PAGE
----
Aphorisms, Section I, 1. Plato ancient Athenian philosopher BC ; pupil of Socrates; teacher of Aristotle "Art completes what nature cannot bring to finish" Aristotle - B.
Paperback Based on the life and times of the sisters Isabella and Beatrice d'Este, "Leonardo's Swans" is one of those historical novels that by casting two genuine personages as its protagonists adheres closely to authenticity in the portrayal of their lives and in providing plenty of details on the period.
Whereas Isabella is intelligent, refined and ambitious, the younger Beatrice is wayward and somewhat tomboyish. Already rumours are circling that the opposing temperaments of the sisters mean each would have been better off marrying the other's husband.
Sure enough, Isabella finds herself attracted to Ludovico though much less comes of this than the blurb would have you believeand somewhat jealous of Beatrice's elevation into wealth and status, that Isabella feels she could have handled better.
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But Beatrice has her own plans to win her husband's heart and become a keen political player in her own right.
Stretching over a period of several years, the sisters face the threat of war, the accumulation of worldly possessions, the infidelity of their husbands, and the onset of motherhood. Flitting in and out of their lives is the already infamous Leonardo da Vinci in the prime of his career and producing some of his most famous works of art under the patronage of Ludovico.
Isabella is desperate to have her image immortalized by the great artist, and makes it her life's ambition to sit for "the Magistro.
The inclusion of several inserts from his journal helps add to the portrayal of an extraordinary individual.
Although entertaining and diverting throughout, there is something missing in its depiction of its characters, particularly the sisters themselves. I think this has mainly to do with the way in which the novel is narrated, with the unusual technique of present-tense to describe either woman in repose, reflecting back on the past few years.
What happened in the interim between this interlude and the last is conveyed in past tense, in what unfortunately comes across as one large info-dump that inevitably relies on "telling" rather than "showing.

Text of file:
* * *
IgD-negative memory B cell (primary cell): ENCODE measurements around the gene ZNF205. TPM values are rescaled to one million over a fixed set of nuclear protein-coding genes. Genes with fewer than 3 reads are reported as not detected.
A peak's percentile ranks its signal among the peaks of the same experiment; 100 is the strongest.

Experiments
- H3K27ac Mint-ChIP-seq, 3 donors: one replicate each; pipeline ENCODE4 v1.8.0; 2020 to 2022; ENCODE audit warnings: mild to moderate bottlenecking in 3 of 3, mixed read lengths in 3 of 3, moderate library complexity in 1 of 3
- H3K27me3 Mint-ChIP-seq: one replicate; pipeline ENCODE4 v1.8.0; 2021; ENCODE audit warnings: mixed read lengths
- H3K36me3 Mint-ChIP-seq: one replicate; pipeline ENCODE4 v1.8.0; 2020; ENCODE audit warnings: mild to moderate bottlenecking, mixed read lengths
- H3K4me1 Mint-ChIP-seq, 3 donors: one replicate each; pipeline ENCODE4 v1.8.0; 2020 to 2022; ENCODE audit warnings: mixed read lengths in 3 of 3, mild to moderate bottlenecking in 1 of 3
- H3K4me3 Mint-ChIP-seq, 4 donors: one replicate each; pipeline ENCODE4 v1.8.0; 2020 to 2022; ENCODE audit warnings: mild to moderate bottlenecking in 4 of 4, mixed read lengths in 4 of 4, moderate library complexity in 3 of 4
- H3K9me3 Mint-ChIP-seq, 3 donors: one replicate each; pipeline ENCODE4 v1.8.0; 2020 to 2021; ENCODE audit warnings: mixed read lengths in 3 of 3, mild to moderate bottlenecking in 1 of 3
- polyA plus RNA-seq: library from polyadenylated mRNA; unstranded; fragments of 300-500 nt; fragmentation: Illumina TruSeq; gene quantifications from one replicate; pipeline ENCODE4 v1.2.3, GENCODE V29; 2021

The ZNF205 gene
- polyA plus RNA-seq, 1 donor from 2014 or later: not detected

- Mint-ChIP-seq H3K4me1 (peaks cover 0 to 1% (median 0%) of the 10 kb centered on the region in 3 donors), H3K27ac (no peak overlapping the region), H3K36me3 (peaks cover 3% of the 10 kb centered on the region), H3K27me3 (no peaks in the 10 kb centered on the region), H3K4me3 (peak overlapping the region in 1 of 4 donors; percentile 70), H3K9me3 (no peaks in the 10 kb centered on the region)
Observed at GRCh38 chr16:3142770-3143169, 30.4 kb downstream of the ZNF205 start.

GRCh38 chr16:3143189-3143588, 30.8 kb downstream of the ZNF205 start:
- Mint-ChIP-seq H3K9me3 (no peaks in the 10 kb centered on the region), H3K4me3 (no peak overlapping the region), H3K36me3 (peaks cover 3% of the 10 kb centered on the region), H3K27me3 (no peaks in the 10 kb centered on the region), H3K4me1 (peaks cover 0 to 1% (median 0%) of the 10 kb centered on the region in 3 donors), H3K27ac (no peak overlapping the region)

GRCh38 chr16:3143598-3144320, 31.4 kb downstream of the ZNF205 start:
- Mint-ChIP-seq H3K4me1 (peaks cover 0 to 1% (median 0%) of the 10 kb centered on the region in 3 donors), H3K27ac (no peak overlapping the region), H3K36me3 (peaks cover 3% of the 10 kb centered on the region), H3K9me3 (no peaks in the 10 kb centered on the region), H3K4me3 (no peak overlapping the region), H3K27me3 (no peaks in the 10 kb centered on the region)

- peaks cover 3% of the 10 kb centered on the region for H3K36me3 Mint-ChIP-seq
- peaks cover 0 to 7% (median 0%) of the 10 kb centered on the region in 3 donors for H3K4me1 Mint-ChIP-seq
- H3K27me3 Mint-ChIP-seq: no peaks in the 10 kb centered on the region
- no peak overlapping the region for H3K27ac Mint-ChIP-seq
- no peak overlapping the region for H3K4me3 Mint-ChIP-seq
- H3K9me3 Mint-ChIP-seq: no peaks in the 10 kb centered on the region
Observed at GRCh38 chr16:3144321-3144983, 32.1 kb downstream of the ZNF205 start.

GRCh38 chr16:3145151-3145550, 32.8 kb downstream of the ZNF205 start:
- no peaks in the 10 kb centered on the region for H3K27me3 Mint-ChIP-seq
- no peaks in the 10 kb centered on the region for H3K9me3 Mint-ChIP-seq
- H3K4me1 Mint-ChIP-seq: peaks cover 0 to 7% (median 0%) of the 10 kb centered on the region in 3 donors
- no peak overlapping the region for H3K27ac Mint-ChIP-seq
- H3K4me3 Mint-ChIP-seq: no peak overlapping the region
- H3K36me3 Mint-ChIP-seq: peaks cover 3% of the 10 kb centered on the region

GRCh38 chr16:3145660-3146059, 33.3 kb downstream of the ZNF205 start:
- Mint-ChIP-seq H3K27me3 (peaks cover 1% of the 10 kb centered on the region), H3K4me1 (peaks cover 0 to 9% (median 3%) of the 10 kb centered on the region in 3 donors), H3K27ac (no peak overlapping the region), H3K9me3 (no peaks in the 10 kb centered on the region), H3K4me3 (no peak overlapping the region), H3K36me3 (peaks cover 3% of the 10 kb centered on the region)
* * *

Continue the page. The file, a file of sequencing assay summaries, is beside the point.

It also prevents us from really ever getting inside the heads of Isabella and Beatrice. We do not experience their lives at the same time they do, we only hear about it in hindsight which leaves us detached from the action. Likewise, because the gaps in time are so great, character development takes leaps and bounds over the pages: Isabella goes from an envious sister to a stanch ally to Beatrice, whereas Beatrice goes from a frightened child to a powerful political force in no time at all.
Both characters are lightly sketched, with more emphasis on their circumstances than the women themselves, but because Essex is constrained by the actual events of history, many of the plotlines she raises most obviously the one that speculates that the sisters are rivals over Ludovico's affection are nipped in the bud before anything really comes of them.
This leads to several contradictory passages, as in the following snippet when Isabella thinks of Ludovico: And yet I do love you, which you also know.
The setting and culture of the Renaissance is richly portrayed, and the research into the political machinations is no doubt extensive, but the characters never really come to life.LEONARDO'S SWANS is historical fiction at its finest.
It is the perfect blend of story and history, and sent me searching the internet for hours afterward to learn about the characters and the works of Leonardo da Vinci.
If you are an art or history enthusiast, or if you enjoy writing in the style of Philippa Gregory, you will love LEONARDO'S. Find great deals on eBay for leonardos. Shop with confidence. Leonardo's Swans has 5, ratings and reviews.
Tina said: I'm on the fence about this book. the excerpts from Da Vinci's notebooks - I really wanted to understand how these added to the story, but that to more. flag 3 likes · Like · see review.
Jun 20, Great for learning more about Leonard's art but is too dense. The /5(). VARGAS AND BRAZIL STUDIES OF THE AMERICAS Edited by James Dunkerley Institute for the Studies of the Americas University of London School of Advanced Study Titles in this series are multidisciplinary studies of aspects of the societies of the hemisphere, particularly in the areas of politics, economics, history, anthropology, sociology, and environment.
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